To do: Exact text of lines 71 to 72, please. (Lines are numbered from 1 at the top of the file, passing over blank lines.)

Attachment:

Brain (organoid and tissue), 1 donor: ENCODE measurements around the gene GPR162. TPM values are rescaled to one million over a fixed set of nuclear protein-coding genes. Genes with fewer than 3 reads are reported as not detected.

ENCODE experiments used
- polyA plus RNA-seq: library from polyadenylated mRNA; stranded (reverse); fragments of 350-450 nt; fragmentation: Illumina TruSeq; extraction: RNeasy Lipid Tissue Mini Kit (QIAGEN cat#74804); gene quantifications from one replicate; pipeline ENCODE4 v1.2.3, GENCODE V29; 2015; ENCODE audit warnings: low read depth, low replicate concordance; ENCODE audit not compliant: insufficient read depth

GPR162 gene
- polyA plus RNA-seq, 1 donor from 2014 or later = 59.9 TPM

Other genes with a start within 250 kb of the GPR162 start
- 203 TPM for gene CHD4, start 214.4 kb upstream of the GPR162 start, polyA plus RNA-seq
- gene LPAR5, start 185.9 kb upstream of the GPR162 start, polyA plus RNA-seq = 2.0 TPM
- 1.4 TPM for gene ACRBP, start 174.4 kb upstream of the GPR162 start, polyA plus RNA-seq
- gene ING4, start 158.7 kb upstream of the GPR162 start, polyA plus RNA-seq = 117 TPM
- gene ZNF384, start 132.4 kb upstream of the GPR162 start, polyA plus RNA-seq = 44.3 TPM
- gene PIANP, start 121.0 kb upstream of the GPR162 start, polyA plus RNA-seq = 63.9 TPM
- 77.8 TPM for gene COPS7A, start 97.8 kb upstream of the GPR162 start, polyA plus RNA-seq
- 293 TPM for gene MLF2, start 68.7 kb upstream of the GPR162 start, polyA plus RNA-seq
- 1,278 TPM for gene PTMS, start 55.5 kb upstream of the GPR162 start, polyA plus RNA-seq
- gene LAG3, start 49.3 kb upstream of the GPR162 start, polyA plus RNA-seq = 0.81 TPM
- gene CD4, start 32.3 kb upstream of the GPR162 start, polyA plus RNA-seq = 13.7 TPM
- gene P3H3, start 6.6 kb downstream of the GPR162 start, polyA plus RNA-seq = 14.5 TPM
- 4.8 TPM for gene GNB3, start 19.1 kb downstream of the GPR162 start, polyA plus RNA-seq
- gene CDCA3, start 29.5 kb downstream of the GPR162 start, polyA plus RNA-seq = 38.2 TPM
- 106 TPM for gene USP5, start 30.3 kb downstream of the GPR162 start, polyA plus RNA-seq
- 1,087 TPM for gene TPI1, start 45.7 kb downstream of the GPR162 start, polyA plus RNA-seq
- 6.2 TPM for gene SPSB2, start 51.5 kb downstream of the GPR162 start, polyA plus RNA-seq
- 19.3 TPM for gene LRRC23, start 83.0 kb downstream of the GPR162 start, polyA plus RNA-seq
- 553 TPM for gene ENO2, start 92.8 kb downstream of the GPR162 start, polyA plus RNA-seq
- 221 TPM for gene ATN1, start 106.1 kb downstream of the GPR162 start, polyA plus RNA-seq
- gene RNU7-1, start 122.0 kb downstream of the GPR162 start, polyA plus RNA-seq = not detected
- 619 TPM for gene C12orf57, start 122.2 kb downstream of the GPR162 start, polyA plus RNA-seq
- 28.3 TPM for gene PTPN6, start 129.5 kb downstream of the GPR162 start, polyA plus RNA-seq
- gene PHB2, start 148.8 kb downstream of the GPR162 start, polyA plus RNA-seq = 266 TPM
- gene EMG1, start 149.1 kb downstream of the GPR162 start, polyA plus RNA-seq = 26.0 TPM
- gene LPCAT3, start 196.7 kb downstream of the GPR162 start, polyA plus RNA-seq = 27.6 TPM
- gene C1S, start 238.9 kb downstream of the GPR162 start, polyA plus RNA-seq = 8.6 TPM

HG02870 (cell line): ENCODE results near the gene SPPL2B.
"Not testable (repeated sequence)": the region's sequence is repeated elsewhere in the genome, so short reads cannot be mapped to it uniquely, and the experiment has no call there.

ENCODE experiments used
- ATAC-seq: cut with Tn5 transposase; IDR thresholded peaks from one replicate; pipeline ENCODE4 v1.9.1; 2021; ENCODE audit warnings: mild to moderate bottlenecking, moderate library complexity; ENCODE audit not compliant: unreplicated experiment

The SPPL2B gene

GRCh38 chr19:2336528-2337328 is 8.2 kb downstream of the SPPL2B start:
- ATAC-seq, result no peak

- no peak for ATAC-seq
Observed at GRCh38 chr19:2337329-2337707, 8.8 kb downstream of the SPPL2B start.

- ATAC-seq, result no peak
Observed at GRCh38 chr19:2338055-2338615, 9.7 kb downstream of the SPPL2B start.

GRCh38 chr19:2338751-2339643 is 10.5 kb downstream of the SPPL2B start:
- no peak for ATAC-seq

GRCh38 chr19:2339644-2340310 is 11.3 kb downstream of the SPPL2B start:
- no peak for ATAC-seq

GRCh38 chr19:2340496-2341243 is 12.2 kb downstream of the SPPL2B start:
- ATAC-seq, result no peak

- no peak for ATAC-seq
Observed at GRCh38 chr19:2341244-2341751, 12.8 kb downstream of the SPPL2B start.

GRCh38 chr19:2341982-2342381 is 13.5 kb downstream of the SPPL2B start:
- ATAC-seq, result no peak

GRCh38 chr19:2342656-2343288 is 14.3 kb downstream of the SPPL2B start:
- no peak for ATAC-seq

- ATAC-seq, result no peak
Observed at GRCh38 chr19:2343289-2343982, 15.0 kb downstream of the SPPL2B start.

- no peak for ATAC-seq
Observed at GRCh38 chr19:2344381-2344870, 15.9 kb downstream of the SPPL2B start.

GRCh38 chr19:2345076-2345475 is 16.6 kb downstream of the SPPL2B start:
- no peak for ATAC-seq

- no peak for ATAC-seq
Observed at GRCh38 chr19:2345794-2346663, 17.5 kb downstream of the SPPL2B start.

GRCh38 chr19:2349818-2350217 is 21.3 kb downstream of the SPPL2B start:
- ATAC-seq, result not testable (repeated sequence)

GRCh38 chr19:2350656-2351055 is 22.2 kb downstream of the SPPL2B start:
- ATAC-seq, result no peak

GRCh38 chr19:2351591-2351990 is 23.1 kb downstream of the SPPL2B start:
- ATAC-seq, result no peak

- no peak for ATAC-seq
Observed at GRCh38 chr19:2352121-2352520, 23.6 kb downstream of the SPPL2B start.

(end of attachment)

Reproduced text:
- no peak for ATAC-seq
Observed at GRCh38 chr19:2352121-2352520, 23.6 kb downstream of the SPPL2B start.